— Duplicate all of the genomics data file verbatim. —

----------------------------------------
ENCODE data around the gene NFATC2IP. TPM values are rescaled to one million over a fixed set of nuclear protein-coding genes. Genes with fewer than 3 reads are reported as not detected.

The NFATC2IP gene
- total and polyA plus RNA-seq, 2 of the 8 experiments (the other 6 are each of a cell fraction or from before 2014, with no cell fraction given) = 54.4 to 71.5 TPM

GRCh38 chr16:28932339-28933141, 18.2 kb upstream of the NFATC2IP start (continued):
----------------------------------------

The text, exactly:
ENCODE data around the gene NFATC2IP. TPM values are rescaled to one million over a fixed set of nuclear protein-coding genes. Genes with fewer than 3 reads are reported as not detected.

The NFATC2IP gene
- total and polyA plus RNA-seq, 2 of the 8 experiments (the other 6 are each of a cell fraction or from before 2014, with no cell fraction given) = 54.4 to 71.5 TPM

GRCh38 chr16:28932339-28933141, 18.2 kb upstream of the NFATC2IP start (continued):